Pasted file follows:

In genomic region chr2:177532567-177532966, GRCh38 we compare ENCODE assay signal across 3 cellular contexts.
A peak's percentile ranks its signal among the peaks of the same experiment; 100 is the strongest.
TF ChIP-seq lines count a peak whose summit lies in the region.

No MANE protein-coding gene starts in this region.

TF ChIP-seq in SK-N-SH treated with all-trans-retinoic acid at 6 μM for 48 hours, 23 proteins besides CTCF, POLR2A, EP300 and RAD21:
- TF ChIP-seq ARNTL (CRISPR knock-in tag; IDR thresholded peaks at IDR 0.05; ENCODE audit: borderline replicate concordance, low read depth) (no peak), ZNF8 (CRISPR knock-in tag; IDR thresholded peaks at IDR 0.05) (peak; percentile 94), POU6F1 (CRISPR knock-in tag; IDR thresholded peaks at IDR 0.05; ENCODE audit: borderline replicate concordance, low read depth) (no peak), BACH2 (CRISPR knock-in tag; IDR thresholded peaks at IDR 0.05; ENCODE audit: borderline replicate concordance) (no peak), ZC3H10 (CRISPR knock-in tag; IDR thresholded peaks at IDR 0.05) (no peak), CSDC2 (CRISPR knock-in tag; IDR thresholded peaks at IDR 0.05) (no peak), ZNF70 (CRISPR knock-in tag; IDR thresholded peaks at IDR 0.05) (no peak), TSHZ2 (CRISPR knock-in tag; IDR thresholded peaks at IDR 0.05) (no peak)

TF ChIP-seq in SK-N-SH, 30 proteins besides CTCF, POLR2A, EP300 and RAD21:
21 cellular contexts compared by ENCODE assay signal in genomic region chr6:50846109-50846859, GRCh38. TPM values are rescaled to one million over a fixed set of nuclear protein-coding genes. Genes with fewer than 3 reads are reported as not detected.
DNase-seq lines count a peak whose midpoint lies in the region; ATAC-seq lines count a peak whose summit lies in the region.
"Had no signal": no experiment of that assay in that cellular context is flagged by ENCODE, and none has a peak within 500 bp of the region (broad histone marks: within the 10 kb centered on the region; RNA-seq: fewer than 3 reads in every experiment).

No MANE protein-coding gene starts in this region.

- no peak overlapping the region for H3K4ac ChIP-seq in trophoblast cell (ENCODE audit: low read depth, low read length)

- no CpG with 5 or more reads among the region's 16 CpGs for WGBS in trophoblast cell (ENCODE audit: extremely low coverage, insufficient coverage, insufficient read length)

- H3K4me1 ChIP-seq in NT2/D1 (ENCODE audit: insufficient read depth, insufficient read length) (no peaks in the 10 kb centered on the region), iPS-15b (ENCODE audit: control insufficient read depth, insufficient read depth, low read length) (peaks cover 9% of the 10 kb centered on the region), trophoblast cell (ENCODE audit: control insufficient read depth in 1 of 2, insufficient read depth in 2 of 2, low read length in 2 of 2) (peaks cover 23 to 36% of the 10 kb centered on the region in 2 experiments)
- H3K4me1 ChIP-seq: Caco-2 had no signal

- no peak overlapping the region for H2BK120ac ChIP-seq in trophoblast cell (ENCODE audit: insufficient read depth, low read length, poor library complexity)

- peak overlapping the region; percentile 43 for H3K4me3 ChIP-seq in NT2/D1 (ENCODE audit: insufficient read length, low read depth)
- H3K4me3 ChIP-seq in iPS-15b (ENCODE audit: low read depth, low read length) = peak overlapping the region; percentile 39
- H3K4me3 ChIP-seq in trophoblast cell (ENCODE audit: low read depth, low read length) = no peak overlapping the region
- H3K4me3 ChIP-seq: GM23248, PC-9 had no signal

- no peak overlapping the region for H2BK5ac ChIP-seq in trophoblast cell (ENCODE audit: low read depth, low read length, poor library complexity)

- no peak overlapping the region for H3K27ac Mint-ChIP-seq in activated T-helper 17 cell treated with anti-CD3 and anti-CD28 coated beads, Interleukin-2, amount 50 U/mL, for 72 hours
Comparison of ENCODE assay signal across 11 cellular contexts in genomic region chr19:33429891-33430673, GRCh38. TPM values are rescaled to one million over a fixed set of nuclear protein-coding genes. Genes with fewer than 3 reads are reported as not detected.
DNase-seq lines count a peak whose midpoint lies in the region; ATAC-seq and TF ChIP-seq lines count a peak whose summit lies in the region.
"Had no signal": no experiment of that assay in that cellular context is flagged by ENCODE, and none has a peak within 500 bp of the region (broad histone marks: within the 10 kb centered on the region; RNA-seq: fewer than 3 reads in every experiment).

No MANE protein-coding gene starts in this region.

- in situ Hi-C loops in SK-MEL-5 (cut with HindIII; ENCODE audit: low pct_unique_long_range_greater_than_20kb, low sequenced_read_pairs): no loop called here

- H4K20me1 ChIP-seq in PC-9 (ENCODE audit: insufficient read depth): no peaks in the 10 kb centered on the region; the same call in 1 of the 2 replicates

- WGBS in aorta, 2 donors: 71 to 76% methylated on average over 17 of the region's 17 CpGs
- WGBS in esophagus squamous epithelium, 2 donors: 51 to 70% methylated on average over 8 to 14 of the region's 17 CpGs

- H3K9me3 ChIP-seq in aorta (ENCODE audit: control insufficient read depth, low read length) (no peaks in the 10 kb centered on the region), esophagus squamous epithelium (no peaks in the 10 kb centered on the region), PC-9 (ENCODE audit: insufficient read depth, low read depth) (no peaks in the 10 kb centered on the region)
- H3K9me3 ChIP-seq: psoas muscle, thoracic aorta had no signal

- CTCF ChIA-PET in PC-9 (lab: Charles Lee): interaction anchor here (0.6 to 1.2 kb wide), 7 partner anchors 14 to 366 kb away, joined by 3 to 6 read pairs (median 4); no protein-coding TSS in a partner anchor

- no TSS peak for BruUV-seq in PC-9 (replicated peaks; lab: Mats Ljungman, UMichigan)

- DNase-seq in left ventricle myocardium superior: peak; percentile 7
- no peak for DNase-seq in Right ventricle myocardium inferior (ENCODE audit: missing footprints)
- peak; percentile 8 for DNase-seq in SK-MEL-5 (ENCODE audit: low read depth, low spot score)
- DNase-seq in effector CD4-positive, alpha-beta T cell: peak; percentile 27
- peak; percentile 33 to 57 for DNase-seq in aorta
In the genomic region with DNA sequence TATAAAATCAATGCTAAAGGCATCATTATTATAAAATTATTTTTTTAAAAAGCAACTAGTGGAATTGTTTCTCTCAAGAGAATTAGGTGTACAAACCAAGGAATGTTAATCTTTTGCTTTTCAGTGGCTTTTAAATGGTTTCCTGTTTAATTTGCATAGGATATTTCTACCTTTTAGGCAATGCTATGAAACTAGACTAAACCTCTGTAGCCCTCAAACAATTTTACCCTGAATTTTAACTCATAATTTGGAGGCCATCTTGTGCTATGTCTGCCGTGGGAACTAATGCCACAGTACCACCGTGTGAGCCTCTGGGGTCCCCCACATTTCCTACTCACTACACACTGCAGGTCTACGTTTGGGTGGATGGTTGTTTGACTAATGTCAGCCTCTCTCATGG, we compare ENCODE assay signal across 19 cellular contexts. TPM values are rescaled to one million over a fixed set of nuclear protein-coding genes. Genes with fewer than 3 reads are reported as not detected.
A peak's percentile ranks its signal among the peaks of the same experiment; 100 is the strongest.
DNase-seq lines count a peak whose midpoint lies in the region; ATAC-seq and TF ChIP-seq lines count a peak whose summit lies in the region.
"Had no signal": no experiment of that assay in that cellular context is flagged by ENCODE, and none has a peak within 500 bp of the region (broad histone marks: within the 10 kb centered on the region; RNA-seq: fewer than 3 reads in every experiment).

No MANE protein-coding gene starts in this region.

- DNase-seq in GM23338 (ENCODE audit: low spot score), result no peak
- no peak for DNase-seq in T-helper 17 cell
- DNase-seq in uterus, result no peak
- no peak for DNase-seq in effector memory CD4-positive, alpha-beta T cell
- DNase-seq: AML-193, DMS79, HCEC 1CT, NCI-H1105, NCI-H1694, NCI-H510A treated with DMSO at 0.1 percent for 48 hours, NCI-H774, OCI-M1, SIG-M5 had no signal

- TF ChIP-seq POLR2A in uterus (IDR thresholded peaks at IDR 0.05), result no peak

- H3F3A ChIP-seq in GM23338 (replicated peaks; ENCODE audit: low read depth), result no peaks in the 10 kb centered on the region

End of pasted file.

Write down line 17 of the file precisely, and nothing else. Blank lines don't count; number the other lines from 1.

- peak overlapping the region; percentile 43 for H3K4me3 ChIP-seq in NT2/D1 (ENCODE audit: insufficient read length, low read depth)